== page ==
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Monday, February 19, 2018

Review: Balancing on Blue

Balancing on Blue will probably never make the best seller lists: you can't even find it at your local library. It'll never be made into a major motion picture, and that's a good thing. Unlike more dramatic accounts of through-hikes, it's made up of days after days of competent hiking:
The soles of my feet had formed the usual hard covering of skin, the body’s method of dealing with constant wear and tear. Two, small ridges ran along the underside of my little toes which always happened on thru-hikes and the pads below my big toes were hard and calloused. Now on full throttle and fighting fit, I slowly started making inroads into the mileage deficit. My mileage was hovering around twenty-five each day and I’d even thrown in a couple of thirties. (Pg. 144)
The author, Keith Foskett, has already hiked the El Camino de Santiago and the PCT, so long distance hiking is not new to him. He doesn't make a big deal out of camping, getting dirty (though there's several pages devoted to crotch rot, which I'd experienced in my youth as a recruit in a tropical army), and enjoys giving people trail names far too much.

The trail descriptions are fun, and also provide me insight that I didn't know, such as nobody seems to carry a trail map on the AT, but usually just a digital guidebook with elevation profiles (apparently it's hard to get really lost). There's also a little bit of history, as well as a story about a death on the trail of another hiker. There's plenty of great prose about the beauty of the scenery, and of course, the great gift of the American wilderness: solitude.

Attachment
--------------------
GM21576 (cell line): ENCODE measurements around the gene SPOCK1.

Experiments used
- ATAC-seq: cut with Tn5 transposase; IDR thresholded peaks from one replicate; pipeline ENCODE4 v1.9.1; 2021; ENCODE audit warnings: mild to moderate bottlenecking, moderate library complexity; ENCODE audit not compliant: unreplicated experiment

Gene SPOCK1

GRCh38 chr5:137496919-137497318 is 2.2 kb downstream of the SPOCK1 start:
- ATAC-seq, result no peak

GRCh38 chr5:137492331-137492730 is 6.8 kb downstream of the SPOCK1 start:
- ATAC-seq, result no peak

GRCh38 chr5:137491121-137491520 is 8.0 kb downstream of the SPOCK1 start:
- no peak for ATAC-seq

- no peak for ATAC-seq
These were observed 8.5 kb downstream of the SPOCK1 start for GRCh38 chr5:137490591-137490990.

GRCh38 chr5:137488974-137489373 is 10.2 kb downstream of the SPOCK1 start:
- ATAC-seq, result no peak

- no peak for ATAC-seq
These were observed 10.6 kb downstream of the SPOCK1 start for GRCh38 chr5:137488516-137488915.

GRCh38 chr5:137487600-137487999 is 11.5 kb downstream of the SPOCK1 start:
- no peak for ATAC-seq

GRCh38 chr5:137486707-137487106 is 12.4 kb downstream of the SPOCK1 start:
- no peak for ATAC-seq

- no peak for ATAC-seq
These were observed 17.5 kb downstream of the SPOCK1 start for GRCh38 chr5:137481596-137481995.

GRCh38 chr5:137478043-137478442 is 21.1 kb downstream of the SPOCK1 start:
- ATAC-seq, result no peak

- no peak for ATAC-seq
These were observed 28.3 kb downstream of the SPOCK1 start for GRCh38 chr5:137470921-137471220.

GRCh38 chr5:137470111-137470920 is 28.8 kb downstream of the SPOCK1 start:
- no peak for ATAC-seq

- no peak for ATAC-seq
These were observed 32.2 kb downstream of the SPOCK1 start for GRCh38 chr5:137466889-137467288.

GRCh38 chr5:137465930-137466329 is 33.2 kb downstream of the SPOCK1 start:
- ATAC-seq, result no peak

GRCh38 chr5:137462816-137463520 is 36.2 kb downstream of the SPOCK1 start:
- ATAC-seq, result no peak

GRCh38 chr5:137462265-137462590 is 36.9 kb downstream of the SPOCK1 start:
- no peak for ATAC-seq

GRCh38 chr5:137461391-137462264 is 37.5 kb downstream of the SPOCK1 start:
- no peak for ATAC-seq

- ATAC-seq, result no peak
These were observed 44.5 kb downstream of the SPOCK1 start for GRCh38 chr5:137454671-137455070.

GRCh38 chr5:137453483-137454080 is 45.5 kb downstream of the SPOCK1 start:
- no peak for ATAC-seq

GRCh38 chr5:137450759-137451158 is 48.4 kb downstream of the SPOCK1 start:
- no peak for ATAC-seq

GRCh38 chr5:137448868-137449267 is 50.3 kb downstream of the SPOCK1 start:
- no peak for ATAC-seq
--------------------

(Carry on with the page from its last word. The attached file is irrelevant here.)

Foskett has plenty of attitude, and is at least honest about how rude he is (in one instance, he insists on his personal trail name for another hiker, despite her picking another one for herself). It's also quite clear from the book that the AT is such a long hike that days away from the trail are necessary in some cases to recover.

I'll probably never do a big through hike of the 3 major US trails, but Balancing on Blue is a fun short read without the whining, moaning, and groaning (and insanely stupid stunts) that mar other memoirs of such accounts. In short, it's not incompetence literature, and therefore recommended.

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